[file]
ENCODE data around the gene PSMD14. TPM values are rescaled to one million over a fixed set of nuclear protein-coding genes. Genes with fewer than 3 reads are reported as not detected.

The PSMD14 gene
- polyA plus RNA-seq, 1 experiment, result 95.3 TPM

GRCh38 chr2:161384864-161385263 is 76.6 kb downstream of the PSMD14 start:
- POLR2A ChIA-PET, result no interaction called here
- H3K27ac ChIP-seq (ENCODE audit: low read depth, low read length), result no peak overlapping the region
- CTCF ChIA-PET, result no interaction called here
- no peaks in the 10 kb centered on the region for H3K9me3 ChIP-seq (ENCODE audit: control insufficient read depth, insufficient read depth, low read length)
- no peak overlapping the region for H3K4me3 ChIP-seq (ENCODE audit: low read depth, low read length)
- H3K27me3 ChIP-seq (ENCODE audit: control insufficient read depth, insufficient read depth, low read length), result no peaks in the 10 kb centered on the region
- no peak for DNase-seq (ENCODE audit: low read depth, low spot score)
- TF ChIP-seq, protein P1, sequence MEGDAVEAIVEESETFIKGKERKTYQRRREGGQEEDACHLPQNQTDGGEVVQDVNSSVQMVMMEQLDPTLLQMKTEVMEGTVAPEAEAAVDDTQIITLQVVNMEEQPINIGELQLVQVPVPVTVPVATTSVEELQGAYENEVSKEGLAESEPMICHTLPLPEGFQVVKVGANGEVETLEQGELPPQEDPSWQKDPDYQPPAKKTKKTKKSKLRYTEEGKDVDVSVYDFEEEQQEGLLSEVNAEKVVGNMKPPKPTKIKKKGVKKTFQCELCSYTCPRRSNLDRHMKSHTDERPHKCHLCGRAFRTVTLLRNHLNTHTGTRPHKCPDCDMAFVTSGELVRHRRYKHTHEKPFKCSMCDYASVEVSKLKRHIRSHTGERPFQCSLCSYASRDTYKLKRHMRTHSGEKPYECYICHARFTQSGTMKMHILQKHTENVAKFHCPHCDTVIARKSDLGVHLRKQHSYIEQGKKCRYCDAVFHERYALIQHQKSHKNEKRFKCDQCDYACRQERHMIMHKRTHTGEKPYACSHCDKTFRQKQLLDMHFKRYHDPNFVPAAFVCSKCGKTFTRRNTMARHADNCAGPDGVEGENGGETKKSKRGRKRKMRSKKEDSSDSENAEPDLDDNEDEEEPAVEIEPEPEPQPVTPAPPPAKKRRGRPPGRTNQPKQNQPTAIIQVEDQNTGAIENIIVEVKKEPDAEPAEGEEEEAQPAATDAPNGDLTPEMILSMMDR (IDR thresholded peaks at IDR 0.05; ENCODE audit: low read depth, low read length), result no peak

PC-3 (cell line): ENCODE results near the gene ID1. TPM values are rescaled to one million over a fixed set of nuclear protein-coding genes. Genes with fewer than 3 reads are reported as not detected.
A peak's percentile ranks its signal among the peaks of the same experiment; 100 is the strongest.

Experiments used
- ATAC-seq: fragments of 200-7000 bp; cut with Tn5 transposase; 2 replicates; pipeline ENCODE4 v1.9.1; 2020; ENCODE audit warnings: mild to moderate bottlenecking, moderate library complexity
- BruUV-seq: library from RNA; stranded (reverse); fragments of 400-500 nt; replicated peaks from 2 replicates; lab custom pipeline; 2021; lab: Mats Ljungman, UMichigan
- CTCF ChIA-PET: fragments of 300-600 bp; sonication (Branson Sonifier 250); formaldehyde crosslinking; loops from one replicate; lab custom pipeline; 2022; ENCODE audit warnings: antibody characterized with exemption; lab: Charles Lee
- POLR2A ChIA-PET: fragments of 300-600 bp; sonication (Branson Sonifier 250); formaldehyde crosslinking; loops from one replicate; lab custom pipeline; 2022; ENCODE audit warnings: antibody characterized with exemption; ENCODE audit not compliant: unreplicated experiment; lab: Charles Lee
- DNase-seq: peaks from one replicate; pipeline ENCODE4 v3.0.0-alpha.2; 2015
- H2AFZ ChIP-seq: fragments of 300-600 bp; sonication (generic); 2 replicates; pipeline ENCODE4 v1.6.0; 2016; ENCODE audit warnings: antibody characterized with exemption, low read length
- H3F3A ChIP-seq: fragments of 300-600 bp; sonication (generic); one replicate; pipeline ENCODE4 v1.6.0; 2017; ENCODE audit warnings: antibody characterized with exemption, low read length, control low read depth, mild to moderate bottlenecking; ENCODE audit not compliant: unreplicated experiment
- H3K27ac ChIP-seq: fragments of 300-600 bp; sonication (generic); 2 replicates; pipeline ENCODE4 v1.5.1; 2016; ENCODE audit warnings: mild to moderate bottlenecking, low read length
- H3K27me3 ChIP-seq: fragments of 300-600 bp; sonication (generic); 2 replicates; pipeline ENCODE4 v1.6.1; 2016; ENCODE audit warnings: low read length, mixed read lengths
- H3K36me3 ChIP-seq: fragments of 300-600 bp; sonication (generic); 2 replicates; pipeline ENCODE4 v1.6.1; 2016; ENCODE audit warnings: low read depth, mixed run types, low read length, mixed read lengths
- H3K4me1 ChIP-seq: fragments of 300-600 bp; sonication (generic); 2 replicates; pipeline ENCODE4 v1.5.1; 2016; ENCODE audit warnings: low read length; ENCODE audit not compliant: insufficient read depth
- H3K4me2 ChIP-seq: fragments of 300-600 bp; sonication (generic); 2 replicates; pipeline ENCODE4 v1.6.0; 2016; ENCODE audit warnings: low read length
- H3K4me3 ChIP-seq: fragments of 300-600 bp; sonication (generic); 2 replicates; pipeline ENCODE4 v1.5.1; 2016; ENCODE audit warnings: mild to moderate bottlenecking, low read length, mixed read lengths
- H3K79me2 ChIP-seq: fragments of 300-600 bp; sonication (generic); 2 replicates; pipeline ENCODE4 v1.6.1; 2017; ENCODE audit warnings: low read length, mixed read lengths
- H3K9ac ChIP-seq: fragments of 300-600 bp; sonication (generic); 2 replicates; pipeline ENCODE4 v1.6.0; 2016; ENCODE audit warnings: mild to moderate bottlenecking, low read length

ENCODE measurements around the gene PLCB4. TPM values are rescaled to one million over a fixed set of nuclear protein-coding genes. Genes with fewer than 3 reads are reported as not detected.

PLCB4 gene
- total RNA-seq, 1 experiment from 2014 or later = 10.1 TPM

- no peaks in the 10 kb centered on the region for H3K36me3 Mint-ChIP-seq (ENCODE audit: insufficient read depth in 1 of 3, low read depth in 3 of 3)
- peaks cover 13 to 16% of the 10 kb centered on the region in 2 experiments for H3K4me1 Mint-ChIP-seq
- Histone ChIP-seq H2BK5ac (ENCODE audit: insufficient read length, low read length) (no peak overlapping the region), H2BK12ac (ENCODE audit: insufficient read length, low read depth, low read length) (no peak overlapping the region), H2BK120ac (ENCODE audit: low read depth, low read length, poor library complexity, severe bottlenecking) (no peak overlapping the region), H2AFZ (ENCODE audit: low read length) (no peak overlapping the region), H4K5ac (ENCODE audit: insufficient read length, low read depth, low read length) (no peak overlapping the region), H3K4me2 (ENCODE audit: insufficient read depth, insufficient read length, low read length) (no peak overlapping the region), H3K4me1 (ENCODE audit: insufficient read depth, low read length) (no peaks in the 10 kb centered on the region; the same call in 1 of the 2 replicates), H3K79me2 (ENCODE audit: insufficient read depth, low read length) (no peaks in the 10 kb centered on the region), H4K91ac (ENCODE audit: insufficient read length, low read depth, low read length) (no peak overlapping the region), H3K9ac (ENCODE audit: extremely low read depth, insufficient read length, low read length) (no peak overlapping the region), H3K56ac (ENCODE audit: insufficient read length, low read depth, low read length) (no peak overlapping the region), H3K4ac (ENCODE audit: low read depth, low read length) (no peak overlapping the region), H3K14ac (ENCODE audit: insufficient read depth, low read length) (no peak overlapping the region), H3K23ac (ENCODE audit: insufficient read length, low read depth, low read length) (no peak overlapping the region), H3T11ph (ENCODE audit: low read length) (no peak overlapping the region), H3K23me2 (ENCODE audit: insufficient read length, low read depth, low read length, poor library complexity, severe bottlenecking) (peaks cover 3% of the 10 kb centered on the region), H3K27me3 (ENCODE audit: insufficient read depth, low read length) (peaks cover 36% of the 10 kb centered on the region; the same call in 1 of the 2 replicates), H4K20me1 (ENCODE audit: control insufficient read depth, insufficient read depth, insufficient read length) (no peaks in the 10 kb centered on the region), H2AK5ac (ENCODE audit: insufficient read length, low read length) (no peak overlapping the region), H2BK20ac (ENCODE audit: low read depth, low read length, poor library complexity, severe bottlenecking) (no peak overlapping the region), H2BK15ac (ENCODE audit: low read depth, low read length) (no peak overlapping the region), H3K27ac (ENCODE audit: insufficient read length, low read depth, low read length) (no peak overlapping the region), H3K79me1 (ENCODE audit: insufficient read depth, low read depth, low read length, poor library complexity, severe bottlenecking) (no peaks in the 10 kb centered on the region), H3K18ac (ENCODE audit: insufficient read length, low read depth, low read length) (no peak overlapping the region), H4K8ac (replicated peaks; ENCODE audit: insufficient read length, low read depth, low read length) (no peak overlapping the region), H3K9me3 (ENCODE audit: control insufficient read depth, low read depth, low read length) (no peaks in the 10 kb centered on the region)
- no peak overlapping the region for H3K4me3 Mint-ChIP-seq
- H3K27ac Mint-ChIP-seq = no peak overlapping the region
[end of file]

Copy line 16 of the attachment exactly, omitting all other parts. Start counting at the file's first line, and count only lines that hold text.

- ATAC-seq: fragments of 200-7000 bp; cut with Tn5 transposase; 2 replicates; pipeline ENCODE4 v1.9.1; 2020; ENCODE audit warnings: mild to moderate bottlenecking, moderate library complexity